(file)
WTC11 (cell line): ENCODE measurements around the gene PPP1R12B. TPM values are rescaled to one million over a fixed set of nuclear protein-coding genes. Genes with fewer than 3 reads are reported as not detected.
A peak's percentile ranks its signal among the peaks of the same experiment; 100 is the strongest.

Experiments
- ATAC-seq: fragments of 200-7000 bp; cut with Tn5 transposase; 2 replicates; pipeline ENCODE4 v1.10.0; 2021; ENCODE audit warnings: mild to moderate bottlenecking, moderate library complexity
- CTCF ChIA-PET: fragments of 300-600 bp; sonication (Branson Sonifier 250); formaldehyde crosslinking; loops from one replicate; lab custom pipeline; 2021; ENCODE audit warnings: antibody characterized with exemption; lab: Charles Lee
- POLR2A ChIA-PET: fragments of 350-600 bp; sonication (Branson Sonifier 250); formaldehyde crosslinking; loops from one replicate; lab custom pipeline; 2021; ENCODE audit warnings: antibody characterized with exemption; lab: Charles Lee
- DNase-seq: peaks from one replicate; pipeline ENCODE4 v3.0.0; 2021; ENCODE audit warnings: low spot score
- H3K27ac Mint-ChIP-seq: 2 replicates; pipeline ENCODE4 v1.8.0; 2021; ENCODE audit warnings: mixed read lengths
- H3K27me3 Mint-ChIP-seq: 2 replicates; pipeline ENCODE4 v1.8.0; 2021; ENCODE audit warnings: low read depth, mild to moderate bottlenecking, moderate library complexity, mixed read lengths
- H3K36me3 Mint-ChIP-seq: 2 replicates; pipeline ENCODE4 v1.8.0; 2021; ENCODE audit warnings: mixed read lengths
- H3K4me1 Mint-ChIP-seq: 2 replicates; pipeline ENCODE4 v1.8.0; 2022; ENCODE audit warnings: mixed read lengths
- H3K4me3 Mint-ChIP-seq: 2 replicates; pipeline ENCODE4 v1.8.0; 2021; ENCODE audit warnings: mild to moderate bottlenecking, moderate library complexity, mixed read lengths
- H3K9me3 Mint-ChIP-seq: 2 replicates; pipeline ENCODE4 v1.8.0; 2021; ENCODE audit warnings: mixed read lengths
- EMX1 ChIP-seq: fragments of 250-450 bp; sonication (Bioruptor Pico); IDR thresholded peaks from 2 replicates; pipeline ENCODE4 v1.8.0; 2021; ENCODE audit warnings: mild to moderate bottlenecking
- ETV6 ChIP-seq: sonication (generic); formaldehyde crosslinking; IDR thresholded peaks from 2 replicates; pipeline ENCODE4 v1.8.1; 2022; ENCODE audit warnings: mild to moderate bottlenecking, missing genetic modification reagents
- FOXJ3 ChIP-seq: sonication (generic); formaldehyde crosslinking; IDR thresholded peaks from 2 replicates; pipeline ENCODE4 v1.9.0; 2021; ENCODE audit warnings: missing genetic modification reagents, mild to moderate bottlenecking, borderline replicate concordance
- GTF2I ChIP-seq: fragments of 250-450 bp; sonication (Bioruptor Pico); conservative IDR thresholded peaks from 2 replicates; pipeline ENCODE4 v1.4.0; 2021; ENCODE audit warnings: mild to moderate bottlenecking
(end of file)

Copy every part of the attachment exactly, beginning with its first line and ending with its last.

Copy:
WTC11 (cell line): ENCODE measurements around the gene PPP1R12B. TPM values are rescaled to one million over a fixed set of nuclear protein-coding genes. Genes with fewer than 3 reads are reported as not detected.
A peak's percentile ranks its signal among the peaks of the same experiment; 100 is the strongest.

Experiments
- ATAC-seq: fragments of 200-7000 bp; cut with Tn5 transposase; 2 replicates; pipeline ENCODE4 v1.10.0; 2021; ENCODE audit warnings: mild to moderate bottlenecking, moderate library complexity
- CTCF ChIA-PET: fragments of 300-600 bp; sonication (Branson Sonifier 250); formaldehyde crosslinking; loops from one replicate; lab custom pipeline; 2021; ENCODE audit warnings: antibody characterized with exemption; lab: Charles Lee
- POLR2A ChIA-PET: fragments of 350-600 bp; sonication (Branson Sonifier 250); formaldehyde crosslinking; loops from one replicate; lab custom pipeline; 2021; ENCODE audit warnings: antibody characterized with exemption; lab: Charles Lee
- DNase-seq: peaks from one replicate; pipeline ENCODE4 v3.0.0; 2021; ENCODE audit warnings: low spot score
- H3K27ac Mint-ChIP-seq: 2 replicates; pipeline ENCODE4 v1.8.0; 2021; ENCODE audit warnings: mixed read lengths
- H3K27me3 Mint-ChIP-seq: 2 replicates; pipeline ENCODE4 v1.8.0; 2021; ENCODE audit warnings: low read depth, mild to moderate bottlenecking, moderate library complexity, mixed read lengths
- H3K36me3 Mint-ChIP-seq: 2 replicates; pipeline ENCODE4 v1.8.0; 2021; ENCODE audit warnings: mixed read lengths
- H3K4me1 Mint-ChIP-seq: 2 replicates; pipeline ENCODE4 v1.8.0; 2022; ENCODE audit warnings: mixed read lengths
- H3K4me3 Mint-ChIP-seq: 2 replicates; pipeline ENCODE4 v1.8.0; 2021; ENCODE audit warnings: mild to moderate bottlenecking, moderate library complexity, mixed read lengths
- H3K9me3 Mint-ChIP-seq: 2 replicates; pipeline ENCODE4 v1.8.0; 2021; ENCODE audit warnings: mixed read lengths
- EMX1 ChIP-seq: fragments of 250-450 bp; sonication (Bioruptor Pico); IDR thresholded peaks from 2 replicates; pipeline ENCODE4 v1.8.0; 2021; ENCODE audit warnings: mild to moderate bottlenecking
- ETV6 ChIP-seq: sonication (generic); formaldehyde crosslinking; IDR thresholded peaks from 2 replicates; pipeline ENCODE4 v1.8.1; 2022; ENCODE audit warnings: mild to moderate bottlenecking, missing genetic modification reagents
- FOXJ3 ChIP-seq: sonication (generic); formaldehyde crosslinking; IDR thresholded peaks from 2 replicates; pipeline ENCODE4 v1.9.0; 2021; ENCODE audit warnings: missing genetic modification reagents, mild to moderate bottlenecking, borderline replicate concordance
- GTF2I ChIP-seq: fragments of 250-450 bp; sonication (Bioruptor Pico); conservative IDR thresholded peaks from 2 replicates; pipeline ENCODE4 v1.4.0; 2021; ENCODE audit warnings: mild to moderate bottlenecking